This dispatch is not a declaration of the superiority of Kansas City barbecue. It is not a disparagement of or a challenge to barbecue from Texas, the Carolinas, Memphis or other areas known for barbecue.
I’ve never had proper versions of the goods from Texas, having been in the state merely to spend too much time waiting for delayed planes during layovers at the Dallas-Fort Worth airport, and driving the expanse of the state as quickly as possible while moving across country more than a decade ago.
Though a diehard North Carolina Tar Heels fan – hooked for life only because my dear parents got me a pint-sized UNC basketball when I was even smaller than my current pint size – I have no experiences to speak of in the Carolinas, or Tennessee for that matter.
Sure, I’ve tried different versions of “authentic” barbecue available outside the respective home regions, but I’d be fooling myself if I thought they were the real deal. For that one must go to the source.
This dispatch is a hopefully respectful response to “Going to Kansas City,” a column written by Courthouse News’ editor Bill Girdner about a recent trip with yours truly and a fellow bureau chief to that city in the Middle.
While my boss praised the revitalization of downtown Kansas City, Missouri, with its walkable core of decent restaurants, cafes and bars – including some speakeasies and still-rollicking music clubs, or so we were told (we, sadly, did not try to visit either) – and remarked that the locals were all very friendly, he made passing reference to barbecue ribs “dripping in sugar syrup.” Having shared that meal with him, I assure you, dear reader, that was not a compliment.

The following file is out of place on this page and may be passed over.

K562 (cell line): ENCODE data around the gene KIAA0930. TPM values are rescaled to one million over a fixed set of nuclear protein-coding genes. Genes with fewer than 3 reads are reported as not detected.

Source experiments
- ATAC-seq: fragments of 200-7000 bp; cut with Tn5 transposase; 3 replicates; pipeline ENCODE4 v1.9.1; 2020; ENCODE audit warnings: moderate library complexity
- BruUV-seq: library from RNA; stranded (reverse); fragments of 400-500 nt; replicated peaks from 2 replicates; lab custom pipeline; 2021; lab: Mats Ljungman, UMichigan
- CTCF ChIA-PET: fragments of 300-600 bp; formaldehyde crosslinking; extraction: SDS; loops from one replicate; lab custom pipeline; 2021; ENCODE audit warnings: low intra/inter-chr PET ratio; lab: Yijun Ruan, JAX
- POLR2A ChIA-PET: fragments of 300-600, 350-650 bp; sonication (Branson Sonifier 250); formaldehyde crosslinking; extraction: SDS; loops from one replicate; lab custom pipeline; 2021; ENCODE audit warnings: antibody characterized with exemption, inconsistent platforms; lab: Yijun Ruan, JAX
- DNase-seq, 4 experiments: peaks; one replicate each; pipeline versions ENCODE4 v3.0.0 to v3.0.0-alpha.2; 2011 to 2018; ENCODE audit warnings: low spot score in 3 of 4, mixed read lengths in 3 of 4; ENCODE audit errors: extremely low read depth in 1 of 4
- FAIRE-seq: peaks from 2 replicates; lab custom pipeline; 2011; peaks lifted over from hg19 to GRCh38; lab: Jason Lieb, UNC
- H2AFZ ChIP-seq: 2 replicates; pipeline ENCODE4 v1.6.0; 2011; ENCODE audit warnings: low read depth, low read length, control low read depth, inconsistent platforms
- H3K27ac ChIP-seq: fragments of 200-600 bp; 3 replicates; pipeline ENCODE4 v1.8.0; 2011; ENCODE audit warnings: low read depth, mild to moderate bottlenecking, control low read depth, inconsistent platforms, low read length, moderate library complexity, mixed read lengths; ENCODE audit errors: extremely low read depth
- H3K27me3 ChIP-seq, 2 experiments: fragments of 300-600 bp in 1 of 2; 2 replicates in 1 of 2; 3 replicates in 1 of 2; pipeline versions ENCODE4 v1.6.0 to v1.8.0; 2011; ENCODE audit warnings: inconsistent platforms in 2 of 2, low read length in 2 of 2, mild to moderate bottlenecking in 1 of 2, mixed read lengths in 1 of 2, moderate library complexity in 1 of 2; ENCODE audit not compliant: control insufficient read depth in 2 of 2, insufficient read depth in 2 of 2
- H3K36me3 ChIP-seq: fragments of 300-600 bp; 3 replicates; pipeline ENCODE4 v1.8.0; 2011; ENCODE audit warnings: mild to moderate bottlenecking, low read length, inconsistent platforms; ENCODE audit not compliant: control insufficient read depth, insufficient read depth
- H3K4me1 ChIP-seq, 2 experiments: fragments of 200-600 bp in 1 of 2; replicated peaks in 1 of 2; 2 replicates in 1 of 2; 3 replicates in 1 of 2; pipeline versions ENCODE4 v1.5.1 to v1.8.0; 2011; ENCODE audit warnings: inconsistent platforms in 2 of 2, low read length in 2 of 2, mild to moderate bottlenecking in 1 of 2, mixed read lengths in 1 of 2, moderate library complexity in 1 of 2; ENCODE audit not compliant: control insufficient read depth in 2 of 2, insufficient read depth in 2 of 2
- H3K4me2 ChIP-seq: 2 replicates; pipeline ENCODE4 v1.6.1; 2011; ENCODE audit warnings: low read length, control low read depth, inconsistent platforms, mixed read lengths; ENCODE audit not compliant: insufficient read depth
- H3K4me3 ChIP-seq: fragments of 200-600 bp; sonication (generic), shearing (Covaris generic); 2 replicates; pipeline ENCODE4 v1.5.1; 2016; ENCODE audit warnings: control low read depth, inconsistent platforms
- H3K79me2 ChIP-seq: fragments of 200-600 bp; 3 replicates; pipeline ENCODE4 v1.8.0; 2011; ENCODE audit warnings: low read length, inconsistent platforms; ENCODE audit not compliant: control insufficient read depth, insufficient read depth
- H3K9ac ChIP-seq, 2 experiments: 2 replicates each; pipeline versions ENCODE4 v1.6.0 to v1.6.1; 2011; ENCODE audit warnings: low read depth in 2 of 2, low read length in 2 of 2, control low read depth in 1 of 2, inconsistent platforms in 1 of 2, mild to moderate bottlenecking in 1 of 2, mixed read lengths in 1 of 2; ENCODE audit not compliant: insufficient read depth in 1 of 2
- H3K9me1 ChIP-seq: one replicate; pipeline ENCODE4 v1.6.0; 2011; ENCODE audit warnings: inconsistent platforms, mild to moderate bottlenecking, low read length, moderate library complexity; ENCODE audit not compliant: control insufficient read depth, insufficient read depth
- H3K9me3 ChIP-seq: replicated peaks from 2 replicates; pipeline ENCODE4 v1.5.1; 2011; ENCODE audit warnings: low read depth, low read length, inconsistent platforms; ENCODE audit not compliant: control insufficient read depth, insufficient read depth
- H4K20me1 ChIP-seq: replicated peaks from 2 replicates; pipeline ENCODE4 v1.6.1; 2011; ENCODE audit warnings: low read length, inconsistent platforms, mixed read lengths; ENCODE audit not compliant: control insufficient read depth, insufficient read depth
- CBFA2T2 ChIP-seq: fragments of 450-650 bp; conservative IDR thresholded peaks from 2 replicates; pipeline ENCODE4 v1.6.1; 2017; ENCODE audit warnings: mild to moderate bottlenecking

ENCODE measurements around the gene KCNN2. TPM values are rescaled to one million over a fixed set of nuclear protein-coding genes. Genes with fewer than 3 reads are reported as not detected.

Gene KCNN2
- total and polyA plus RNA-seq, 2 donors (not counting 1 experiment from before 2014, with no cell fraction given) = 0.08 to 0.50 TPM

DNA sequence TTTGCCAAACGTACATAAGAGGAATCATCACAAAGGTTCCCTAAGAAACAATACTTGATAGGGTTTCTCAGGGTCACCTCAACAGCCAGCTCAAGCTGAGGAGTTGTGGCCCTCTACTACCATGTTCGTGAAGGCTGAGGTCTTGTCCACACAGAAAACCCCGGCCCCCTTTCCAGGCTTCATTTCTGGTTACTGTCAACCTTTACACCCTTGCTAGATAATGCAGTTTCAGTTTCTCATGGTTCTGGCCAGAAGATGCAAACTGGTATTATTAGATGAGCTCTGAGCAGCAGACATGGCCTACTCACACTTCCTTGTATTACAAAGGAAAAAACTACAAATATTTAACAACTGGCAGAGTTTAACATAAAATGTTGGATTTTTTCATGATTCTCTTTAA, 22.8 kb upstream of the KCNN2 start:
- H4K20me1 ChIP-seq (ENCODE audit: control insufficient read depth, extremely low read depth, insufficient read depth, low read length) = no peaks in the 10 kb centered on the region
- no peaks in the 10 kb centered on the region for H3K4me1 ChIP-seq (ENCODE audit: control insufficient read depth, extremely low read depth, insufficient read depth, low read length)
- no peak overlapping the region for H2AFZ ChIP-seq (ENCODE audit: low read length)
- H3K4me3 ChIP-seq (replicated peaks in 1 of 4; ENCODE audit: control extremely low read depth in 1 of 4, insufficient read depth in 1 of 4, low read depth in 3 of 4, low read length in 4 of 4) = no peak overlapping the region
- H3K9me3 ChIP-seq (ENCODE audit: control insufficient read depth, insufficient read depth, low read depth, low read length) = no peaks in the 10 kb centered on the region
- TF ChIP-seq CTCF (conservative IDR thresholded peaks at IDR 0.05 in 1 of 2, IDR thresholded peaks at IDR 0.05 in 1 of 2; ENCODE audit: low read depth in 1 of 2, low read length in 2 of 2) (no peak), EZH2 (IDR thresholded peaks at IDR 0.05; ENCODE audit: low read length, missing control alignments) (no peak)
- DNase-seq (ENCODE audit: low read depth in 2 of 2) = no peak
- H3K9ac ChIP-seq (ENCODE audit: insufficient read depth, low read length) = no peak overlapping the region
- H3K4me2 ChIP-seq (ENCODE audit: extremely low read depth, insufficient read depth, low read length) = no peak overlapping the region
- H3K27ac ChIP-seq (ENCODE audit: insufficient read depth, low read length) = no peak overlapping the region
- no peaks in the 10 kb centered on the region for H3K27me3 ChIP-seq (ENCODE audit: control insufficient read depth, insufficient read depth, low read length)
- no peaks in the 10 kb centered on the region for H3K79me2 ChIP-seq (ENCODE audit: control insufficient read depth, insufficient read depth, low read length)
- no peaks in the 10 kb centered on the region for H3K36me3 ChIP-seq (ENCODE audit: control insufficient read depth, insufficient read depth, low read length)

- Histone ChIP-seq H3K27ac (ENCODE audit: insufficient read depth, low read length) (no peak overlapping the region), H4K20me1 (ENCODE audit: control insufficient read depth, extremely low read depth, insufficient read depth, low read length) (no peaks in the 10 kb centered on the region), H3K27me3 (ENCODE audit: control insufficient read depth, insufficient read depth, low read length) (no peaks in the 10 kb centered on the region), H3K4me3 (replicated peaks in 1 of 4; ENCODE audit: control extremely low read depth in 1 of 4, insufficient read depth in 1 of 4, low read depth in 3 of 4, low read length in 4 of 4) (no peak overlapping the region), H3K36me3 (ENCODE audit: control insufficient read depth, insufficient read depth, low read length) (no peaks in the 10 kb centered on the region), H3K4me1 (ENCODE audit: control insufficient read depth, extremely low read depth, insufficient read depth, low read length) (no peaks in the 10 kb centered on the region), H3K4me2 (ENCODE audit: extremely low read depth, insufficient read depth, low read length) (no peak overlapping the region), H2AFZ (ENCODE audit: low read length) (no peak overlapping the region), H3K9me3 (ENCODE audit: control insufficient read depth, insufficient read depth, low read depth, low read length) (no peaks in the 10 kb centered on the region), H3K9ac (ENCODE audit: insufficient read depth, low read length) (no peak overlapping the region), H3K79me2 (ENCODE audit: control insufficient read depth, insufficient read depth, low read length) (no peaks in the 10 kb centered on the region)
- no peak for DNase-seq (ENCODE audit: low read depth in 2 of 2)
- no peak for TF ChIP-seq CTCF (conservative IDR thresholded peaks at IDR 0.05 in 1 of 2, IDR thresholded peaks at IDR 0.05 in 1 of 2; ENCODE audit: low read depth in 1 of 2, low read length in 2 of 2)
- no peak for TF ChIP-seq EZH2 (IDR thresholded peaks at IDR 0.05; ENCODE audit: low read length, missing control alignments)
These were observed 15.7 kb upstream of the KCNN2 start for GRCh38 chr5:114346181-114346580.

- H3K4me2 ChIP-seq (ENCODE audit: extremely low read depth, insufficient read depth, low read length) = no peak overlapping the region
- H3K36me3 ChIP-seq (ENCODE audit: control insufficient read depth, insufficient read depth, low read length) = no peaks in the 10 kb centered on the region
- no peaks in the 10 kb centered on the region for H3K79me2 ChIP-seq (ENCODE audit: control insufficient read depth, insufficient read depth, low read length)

I’m not going to say that was the best barbecue I’ve ever had. It was not the worst, either. Having splurged for the sampler (thanks Bill!) instead of the lamb ribs chosen by my suddenly more frugal boss, I had more items on which to base my opinion, though I swear I offered to share everything I had.
I shall also not claim to have loved the sauce.
As a journalist, I’m trained to speak truth to power. Even if that power is what seemed a rather fancy restaurant for a barbecue joint.
The large chunks of thick beef brisket were delicious, though they made me feel I might have a coronary after only a few bites. The rest of the sampler was decent if unremarkable, and the sauce was acceptable though there was too much of it for my liking.
While the meal was far from a disappointment, I left convinced we hadn’t experienced the best Kansas City had to offer.